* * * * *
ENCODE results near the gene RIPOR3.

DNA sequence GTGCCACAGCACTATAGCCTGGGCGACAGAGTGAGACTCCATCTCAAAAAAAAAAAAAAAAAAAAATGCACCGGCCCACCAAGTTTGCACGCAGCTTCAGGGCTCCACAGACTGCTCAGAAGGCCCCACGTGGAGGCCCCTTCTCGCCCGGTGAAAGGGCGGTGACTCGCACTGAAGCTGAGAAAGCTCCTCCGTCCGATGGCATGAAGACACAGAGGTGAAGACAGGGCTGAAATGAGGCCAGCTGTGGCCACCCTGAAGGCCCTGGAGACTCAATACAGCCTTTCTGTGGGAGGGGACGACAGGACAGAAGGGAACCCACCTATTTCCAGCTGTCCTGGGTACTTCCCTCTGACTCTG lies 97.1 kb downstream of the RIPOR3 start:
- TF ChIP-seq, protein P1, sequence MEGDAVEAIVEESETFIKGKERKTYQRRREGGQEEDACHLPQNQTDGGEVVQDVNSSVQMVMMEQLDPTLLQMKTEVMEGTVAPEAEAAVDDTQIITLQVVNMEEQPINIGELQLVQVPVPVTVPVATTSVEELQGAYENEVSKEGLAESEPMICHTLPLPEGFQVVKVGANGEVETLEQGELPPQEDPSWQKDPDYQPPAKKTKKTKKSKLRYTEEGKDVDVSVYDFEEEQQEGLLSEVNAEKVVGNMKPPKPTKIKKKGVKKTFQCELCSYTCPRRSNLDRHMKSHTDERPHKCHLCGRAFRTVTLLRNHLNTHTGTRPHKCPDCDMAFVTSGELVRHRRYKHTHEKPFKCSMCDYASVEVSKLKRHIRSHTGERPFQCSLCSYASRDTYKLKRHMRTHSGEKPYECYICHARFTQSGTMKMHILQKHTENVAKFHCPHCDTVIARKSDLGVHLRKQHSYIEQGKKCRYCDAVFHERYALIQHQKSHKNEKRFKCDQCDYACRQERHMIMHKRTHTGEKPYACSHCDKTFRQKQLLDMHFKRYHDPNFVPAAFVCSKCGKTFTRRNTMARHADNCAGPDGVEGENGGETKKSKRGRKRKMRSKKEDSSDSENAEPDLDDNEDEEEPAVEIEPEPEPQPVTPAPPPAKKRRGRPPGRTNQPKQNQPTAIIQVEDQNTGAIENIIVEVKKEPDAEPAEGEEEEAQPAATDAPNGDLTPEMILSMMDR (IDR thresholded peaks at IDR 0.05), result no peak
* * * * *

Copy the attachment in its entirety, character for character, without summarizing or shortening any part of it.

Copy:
ENCODE results near the gene RIPOR3.

DNA sequence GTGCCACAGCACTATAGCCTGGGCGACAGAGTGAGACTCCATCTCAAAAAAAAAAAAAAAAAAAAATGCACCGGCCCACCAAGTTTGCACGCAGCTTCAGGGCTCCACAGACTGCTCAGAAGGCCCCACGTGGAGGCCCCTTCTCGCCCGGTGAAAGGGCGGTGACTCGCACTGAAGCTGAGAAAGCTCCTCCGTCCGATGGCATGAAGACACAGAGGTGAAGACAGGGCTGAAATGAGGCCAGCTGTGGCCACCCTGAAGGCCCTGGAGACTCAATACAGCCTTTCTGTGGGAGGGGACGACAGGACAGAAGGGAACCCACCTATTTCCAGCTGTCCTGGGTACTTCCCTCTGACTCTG lies 97.1 kb downstream of the RIPOR3 start:
- TF ChIP-seq, protein P1, sequence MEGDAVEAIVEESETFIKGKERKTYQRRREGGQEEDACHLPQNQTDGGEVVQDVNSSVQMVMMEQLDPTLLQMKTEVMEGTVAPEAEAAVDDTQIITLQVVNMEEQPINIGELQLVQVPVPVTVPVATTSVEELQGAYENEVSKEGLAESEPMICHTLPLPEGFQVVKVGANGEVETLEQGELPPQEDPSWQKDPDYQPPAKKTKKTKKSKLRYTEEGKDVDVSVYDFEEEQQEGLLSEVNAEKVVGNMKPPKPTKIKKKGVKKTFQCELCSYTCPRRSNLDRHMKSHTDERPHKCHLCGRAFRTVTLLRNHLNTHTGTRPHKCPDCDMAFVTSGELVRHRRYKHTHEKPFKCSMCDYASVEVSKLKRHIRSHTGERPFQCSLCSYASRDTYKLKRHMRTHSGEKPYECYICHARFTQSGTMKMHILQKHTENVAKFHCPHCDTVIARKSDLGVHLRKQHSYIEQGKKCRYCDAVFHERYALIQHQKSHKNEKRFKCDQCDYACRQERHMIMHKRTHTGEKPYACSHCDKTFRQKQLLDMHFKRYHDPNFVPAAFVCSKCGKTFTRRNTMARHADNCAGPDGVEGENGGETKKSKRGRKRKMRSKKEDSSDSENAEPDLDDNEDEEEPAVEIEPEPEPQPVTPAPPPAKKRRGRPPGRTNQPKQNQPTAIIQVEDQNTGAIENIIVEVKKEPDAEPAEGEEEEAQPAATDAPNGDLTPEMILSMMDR (IDR thresholded peaks at IDR 0.05), result no peak